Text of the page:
I’ll spare you all the details of that trip (we managed to get there having lost only one lug-nut, having stopped only twice to check on the drive shaft, and to re-wire a headlight directly in to the battery so that it would stay on for more than a few seconds at a time after it got dark…), but it was even more adventurous than usual for that trip! Any of you who have known the “adventure” (read: sheer peril and terror) of driving that road during the rainy season in broad daylight will just have to imagine how fun it was after nightfall with no working headlights! David Ficker is truly an amazing mechanic and driver… and even provided for a photo op or two! The next pic is of him and Juanito, a friend of the family, rewiring the headlight—successfully, of course.
Late in to the night Thursday, we greeted a team from Real Life Missions out of Washington state who are there for the week. They are poised to do some great work, teaching and evangelizing in local schools and building a widow a new home out near one of the clinics. Friday was spent helping them settle in and just reconnecting with the Ficker family (check out their new website at adonaiinternationalministries.org). What an amazing opportunity to work with them again! There was even an afternoon beach volleyball game after the usual trek through the river to get to the court… THAT truly felt like home, sweet home again!
This morning we were able to see most of the prenatal patients who were waiting with the help of a local Peace Corps volunteer, Cali, who has also become a great friend over the last two years. My flight out was around ten this morning from Canilla, so we were actually hoping to get through them all before that… but we got of to a late start due to another unexpected change in plans, of course. When we opened the doors to call for the first patient, we were greeted instead by one of the nurses from the Health Center with a patient in her hospital gown that they were asking for help with. They had brought her over in the ambulance because she had reported laboring all night with no baby yet delivered. A quick review of her “prenatal records” (handwritten in the card that she carries with her from the Ficker’s clinic there) revealed that she was full-term and the baby had been in the right position at her last visit, so we hoped for the best as we put the ultrasound on! We were able to confirm a strong heartbeat, head-down or normal position, and about 5 centimeters of cervical dilation before they popped her back in to the ambulance and took her back to the Health Center where there is actually a doctor to attend her delivery. We heard she delivered about an hour later with no problems, so thank God for that.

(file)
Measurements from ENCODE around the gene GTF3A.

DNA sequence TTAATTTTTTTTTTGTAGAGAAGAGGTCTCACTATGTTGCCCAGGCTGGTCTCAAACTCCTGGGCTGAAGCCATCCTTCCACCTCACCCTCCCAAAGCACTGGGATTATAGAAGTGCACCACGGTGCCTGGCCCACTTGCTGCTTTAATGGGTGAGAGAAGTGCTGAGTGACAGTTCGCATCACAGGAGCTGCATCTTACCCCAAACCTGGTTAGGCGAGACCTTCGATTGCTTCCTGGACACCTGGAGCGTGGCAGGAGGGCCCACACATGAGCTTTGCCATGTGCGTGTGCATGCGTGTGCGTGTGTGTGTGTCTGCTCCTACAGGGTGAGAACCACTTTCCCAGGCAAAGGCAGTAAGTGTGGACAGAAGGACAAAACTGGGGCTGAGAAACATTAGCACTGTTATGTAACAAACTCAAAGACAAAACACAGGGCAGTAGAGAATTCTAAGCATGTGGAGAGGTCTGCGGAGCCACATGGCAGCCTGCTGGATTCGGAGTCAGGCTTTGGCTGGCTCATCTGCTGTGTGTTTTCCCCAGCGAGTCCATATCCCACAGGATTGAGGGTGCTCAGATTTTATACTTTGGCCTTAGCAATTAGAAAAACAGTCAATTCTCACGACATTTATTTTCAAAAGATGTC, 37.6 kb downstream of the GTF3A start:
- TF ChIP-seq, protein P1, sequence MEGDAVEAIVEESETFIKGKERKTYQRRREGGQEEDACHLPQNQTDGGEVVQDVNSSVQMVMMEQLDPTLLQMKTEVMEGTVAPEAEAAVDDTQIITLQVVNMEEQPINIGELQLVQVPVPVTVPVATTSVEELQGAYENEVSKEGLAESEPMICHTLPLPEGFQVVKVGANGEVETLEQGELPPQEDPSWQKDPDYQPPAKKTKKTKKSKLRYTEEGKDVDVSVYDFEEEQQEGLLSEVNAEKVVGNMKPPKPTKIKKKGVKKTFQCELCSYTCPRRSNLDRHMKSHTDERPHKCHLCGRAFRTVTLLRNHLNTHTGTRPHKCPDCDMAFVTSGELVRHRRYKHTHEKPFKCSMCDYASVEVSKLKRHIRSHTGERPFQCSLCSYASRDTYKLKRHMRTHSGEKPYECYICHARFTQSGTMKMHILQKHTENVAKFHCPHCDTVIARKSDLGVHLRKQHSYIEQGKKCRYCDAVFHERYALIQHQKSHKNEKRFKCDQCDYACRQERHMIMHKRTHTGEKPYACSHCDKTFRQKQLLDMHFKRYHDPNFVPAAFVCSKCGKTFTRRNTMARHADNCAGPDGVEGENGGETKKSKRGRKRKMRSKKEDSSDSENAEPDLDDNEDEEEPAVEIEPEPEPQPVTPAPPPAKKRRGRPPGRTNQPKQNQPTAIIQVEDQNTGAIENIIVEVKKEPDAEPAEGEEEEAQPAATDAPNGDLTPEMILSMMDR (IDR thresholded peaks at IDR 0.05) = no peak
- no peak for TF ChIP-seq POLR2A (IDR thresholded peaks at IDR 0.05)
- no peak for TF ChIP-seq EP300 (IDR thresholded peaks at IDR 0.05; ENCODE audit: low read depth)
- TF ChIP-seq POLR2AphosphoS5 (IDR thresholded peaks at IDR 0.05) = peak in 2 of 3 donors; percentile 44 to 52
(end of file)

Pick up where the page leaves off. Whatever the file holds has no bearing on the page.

I am now on the plane headed back to my true home, sweet home—my “boys”!! It has been a long week away from them like it always is, but I am forever thankful for the opportunity to remain connected to Guatemala and her people. Leslie is preparing at least one more patient for us for surgery in November—a lady we have known for a long time with a complete prolapsed of her vagina after a hysterectomy, which re-prolapsed after an attempted surgery many years ago. She has been miserable with this for many years now but has refused further surgery. Leslie mentioned to her that we might be able to help with a different procedure (essentially to close up the vagina completely—reserved for pretty unique cases, of course) and she is now actually considering this, so we pray that she will do well with this surgery in November.
Stay tuned for more updates, we hope, as our November trip draws closer as soon as this one draws to an end… We will continue to pray for Maria and so many others in whom we hope some seeds have been planted this week and over the years, and that God will continue to bless our feeble efforts in His Name in Guatemala and the U.S. Thank you all for your support and prayers over the years and during this week!
Wednesday, August 11, 2010
The next picture is of the Church where we set up our mobile clinic-- that's it, the little white speck in the middle of the picture! This picture is, unfortunately, taken from our "parking spot" where the truck could pass no further in the current road conditions. Rainy season has really been rough this year for ground transportation.
Tuesday, August 10, 2010
I also saw several more of my own return patients, which I try to take as a good sign that there is growing trust in me and in our care here at the hospital. I was also able to pull several charts from patients that I had seen in May and referred back to Dr. Hoak for various reasons, and was very pleased to see that they had followed through and had their surgeries done.
I think the best and most exciting new yet, though, is what we spent about half of the morning doing today-- When I walked out from seeing my last patient in the stack, I met one of the nurses who was dressed in an OR gown, gloves and mask in the hallway with a broom. Intrigued by her attire, I of course asked what she was working on, and imagine my surprise to find out that she and three others were cleaning out one of the "bodegas" (storerooms). It wasn't actually a bodega, but more like a big hallway behind one of the bodegas that has been filled literally floor to ceiling with "overflow" junk over the years. They were all climbing in there and sorting through things, and actually throwing a large portion of it away! Those of you who know anything about Guatemala know that Guatemalans voluntarily throwing ANYthing away-- especially at this Hospital!-- is nothing short of a minor miracle. So I threw on a pair of gloves and did what I could to encourage their efforts... especially acting as a "consultant" to look at boxes full of junk disguised as donated medical supplies and equipment and determine whether it was anything that we could possibly ever conceivably need to use or not. The project didn't last long, but it did create a small mountain of trash that I think was later burned... The first picture below is thus of the only "surgery" that we did today-- a trash-ectomy!